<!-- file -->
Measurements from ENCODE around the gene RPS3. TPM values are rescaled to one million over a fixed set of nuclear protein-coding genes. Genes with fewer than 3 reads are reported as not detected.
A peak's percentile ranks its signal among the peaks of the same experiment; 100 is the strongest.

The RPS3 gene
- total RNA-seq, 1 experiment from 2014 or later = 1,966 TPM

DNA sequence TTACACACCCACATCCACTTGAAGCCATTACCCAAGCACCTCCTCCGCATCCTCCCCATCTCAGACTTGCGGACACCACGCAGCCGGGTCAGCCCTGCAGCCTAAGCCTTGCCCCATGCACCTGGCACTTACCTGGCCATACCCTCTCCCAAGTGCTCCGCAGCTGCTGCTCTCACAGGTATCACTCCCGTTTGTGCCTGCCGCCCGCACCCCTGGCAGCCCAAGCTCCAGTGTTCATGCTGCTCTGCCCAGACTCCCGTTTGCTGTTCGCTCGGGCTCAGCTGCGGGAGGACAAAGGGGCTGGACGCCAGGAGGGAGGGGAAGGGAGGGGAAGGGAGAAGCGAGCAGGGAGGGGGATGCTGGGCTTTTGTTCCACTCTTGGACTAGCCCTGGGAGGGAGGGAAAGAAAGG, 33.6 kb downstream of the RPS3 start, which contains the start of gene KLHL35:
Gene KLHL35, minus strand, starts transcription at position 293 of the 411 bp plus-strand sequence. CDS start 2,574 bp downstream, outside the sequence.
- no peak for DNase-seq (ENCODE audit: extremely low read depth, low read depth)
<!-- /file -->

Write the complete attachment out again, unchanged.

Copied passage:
Measurements from ENCODE around the gene RPS3. TPM values are rescaled to one million over a fixed set of nuclear protein-coding genes. Genes with fewer than 3 reads are reported as not detected.
A peak's percentile ranks its signal among the peaks of the same experiment; 100 is the strongest.

The RPS3 gene
- total RNA-seq, 1 experiment from 2014 or later = 1,966 TPM

DNA sequence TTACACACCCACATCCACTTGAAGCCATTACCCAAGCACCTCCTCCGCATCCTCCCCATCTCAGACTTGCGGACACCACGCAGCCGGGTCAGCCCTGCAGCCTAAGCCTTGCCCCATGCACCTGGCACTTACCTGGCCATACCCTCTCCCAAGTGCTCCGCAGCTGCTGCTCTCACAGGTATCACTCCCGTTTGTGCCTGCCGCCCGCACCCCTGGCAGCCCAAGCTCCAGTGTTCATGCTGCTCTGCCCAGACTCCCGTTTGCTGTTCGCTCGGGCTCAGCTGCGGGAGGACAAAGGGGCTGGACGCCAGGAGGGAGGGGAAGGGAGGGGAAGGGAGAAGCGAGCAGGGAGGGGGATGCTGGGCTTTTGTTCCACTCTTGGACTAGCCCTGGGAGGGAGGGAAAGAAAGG, 33.6 kb downstream of the RPS3 start, which contains the start of gene KLHL35:
Gene KLHL35, minus strand, starts transcription at position 293 of the 411 bp plus-strand sequence. CDS start 2,574 bp downstream, outside the sequence.
- no peak for DNase-seq (ENCODE audit: extremely low read depth, low read depth)